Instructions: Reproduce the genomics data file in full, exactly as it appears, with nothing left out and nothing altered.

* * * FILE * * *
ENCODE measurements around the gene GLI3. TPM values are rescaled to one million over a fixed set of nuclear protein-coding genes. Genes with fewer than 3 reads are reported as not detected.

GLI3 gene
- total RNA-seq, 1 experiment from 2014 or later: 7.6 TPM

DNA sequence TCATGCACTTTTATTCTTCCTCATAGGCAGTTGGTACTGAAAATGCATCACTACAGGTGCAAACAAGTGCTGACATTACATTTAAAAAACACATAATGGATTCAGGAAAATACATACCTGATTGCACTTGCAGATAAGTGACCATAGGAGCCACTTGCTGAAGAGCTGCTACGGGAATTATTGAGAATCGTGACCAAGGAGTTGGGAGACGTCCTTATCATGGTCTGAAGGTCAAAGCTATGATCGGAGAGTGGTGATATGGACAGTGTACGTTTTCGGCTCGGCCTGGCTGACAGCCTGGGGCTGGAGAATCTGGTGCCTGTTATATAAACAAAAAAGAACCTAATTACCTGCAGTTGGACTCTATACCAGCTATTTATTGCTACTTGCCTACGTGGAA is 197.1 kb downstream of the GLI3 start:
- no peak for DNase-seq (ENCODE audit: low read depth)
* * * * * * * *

ENCODE measurements around the gene GLI3. TPM values are rescaled to one million over a fixed set of nuclear protein-coding genes. Genes with fewer than 3 reads are reported as not detected.

GLI3 gene
- total RNA-seq, 1 experiment from 2014 or later: 7.6 TPM

DNA sequence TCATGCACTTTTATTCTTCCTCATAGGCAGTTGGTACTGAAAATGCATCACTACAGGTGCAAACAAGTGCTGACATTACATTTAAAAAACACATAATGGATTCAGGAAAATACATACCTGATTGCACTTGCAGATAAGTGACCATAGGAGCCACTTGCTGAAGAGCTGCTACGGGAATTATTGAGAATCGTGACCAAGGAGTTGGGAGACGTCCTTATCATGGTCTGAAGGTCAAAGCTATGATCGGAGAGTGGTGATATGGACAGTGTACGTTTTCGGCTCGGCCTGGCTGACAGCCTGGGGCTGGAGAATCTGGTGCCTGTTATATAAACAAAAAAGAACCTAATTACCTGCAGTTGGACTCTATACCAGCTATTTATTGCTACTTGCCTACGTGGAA is 197.1 kb downstream of the GLI3 start:
- no peak for DNase-seq (ENCODE audit: low read depth)